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I have a simple class with some properties and I would like to be able to expose a select method in order to return another object, (just like linq select method does). For instance:

class Person
{
  public string Name{get; set;}
  public string Address {get; set;}
  public string City {get; set;}

  public TItem SelectProjection(..);
}

Person p = new Person();
var other = p.SelectProjection(p => new { p.Name, p.City}); 

Is this possible?

@@EDIT

I've a custom class for business logic, but I expose IList only to mantain my code decoupled (no IQueryable). So, if you want to execute some projection you can populate my property string with comma separator:

BusinessClass.SelectFields = "Name, Surname, City";

But by the way it's easy keying wrong property name, so I prefer lambda:

BusinessClass.SelectField = p => new {p.Name, p.Surname, p.City};
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So why not call Select? –  Panagiotis Kanavos Jul 29 '13 at 21:00
2  
Could you describe what you are trying to accomplish a little more? Currently it's unclear what you want to accomplish and why you wouldn't just use the select method as @PanagiotisKanavos suggests. –  Kevin Jul 29 '13 at 21:01
    
You aren't decoupling anything if you provide IList instead of IQueryable, quite the opposite. IList is a more specific interface than IQueryable, plus IList implies that the selection has already executed while IQueryable allows you to defer execution –  Panagiotis Kanavos Jul 29 '13 at 21:23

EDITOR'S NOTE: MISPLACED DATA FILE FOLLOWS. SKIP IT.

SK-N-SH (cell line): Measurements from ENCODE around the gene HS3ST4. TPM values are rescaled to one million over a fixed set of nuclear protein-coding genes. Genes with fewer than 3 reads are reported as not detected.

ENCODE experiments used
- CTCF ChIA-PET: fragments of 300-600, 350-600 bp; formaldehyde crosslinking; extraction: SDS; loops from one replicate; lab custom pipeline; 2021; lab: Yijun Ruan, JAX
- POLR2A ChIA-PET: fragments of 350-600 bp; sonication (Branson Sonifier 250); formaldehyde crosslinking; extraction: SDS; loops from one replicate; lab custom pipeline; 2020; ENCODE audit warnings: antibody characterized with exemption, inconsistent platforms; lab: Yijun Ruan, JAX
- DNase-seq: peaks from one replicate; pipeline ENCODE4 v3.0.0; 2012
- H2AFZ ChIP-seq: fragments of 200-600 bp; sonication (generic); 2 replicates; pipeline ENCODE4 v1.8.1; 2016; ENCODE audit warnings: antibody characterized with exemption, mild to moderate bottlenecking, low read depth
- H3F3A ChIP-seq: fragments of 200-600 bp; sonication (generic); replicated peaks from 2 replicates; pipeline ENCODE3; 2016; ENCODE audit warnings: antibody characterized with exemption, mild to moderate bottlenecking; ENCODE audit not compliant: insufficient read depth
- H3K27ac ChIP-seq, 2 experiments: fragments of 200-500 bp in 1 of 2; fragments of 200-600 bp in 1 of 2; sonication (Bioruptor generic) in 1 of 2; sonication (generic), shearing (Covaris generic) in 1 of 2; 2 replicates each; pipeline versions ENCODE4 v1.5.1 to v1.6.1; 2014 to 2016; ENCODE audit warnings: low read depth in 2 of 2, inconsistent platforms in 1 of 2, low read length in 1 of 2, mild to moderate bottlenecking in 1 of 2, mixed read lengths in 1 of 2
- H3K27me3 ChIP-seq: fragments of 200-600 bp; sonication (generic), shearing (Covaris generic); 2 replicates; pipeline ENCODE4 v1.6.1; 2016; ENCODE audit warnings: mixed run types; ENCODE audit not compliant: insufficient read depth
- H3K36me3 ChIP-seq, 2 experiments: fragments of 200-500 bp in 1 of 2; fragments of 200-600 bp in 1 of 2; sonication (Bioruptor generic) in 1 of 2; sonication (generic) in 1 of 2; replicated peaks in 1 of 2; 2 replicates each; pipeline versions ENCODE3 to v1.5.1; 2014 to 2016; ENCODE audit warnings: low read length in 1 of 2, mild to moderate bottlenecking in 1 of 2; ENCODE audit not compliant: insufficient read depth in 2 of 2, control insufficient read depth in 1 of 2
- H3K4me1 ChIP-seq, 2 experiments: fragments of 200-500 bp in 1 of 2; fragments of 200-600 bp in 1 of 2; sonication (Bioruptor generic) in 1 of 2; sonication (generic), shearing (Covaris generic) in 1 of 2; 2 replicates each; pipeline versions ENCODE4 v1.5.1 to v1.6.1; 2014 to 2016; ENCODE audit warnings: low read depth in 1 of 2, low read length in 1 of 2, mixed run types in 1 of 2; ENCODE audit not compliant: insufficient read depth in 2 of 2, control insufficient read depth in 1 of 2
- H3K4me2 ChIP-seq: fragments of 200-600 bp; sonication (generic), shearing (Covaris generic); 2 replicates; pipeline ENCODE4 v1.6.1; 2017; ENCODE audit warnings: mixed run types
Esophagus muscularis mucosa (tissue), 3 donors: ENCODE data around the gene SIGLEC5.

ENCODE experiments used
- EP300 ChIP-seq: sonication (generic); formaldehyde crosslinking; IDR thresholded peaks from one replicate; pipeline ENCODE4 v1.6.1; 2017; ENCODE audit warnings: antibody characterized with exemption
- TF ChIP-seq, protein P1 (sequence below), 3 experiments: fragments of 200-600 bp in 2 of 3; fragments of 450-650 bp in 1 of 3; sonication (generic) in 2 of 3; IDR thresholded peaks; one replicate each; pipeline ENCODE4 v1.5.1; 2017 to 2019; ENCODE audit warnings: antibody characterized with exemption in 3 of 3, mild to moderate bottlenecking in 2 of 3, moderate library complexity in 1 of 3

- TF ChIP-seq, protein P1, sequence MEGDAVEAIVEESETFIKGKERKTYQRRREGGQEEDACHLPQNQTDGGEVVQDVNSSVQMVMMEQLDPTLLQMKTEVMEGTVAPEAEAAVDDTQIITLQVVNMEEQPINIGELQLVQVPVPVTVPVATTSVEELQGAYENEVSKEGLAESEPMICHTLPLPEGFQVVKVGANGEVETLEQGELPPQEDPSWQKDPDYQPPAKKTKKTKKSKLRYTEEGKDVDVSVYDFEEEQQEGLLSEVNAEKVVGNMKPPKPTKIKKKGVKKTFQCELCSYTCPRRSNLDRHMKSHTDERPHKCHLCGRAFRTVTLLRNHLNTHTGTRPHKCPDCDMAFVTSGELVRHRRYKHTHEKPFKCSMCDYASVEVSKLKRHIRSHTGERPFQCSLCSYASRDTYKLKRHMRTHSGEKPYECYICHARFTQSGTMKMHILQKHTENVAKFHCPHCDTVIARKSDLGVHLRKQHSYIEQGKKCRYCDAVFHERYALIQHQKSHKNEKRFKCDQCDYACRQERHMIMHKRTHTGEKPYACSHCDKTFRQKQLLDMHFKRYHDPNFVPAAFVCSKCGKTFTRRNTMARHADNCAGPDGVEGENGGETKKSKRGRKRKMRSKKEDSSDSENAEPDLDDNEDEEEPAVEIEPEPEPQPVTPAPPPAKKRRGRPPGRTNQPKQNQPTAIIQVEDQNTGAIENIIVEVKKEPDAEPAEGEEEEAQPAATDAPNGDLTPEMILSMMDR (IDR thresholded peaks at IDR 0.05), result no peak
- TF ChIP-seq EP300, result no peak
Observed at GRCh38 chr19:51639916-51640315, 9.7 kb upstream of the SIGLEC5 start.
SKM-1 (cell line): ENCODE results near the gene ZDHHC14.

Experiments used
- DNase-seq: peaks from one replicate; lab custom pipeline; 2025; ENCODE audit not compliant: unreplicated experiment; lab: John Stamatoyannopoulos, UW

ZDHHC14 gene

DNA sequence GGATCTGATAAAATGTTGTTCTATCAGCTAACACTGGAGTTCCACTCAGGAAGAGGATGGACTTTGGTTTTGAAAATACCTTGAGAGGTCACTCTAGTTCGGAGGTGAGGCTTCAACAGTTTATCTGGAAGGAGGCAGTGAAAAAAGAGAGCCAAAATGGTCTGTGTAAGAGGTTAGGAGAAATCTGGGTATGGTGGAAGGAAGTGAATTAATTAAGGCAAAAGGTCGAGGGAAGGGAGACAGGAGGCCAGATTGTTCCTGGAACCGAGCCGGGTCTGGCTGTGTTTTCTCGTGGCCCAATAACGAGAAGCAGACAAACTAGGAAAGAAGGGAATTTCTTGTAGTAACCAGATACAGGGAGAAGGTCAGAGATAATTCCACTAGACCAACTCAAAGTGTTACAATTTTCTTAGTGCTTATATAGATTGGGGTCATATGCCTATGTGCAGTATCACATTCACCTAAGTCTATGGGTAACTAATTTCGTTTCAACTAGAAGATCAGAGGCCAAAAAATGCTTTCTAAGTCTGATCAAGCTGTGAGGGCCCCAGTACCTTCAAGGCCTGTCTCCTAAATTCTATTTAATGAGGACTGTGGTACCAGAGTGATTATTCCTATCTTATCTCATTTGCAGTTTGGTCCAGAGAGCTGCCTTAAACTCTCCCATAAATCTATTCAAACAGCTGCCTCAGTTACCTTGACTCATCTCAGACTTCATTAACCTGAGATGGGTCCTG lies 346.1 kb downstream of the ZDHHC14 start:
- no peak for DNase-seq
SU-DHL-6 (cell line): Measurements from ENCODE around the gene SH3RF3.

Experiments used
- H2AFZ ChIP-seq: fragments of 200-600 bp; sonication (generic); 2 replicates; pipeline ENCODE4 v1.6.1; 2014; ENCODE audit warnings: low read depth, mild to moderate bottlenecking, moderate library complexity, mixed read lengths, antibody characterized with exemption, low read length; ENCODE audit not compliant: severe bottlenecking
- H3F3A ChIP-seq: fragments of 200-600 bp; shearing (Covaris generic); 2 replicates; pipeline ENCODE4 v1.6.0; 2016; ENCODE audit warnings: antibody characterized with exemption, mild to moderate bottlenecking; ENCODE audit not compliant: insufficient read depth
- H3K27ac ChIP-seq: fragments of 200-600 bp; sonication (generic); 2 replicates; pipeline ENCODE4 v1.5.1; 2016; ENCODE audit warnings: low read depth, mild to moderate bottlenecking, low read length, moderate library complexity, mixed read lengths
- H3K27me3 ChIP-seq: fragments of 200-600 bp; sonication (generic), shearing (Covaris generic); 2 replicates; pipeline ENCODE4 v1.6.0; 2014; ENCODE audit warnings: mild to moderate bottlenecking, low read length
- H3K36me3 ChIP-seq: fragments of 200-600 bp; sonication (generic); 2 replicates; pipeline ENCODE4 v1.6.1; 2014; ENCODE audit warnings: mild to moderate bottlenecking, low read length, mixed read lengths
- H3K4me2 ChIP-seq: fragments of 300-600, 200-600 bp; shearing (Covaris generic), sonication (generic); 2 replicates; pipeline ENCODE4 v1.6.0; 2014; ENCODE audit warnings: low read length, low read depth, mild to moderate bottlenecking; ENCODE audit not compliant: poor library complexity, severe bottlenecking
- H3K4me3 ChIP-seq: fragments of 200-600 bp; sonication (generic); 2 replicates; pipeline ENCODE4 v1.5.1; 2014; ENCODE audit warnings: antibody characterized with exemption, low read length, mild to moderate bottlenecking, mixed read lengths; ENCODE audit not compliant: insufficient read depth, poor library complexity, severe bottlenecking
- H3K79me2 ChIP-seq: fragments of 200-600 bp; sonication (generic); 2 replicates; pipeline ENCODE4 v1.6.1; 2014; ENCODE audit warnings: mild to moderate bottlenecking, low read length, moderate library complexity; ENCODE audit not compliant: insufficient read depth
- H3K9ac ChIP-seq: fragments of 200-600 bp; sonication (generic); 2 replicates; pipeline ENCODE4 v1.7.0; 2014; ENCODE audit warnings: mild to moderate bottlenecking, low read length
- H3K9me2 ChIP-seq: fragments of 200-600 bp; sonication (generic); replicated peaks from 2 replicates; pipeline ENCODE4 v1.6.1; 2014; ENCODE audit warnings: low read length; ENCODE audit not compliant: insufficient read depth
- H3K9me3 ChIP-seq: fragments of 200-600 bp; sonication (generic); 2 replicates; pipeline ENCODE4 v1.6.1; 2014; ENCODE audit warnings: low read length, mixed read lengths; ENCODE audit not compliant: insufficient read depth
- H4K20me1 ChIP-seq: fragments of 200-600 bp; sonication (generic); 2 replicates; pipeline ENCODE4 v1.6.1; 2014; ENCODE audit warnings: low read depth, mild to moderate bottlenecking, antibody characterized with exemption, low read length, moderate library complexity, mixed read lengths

What??? IList is more specific interface than IQueryable?? :) –  bit Jul 29 '13 at 21:25
2  
@bit it is, actually. IList<T> makes specific promises about ordering and implies a materialized list. IQueryable is an abstraction over any IEnumerable, including IList –  Panagiotis Kanavos Jul 29 '13 at 21:28

2 Answers 2

up vote 1 down vote accepted

Hope this is what you mean.

public T SelectProjection<T>(Func<T> personFunc) 
{
        return personFunc();
}

 Person p = new Person();
 p.Address = "TestAdress";
 var x = p.SelectProjection<dynamic>(() => new {p.Address});

Output:

enter image description here

Example 2:

  Person p = new Person();
  p.Address = "TestAdress";
  p.City = "TestCity";
  var x = p.SelectProjection<dynamic>(() => new {p.Address, p.City});

Output:

enter image description here

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Yeah..It was really simple..Thank you. –  bit Jul 29 '13 at 21:37
    
You're welcome! Enjoy it:) –  Martijn van Put Jul 29 '13 at 21:38

Yes, this is possible. Research delegates, IEnumerable<T> and the yield return statement. Without knowing exactly what you are trying to accomplish, it's difficult to give a more precise answer.

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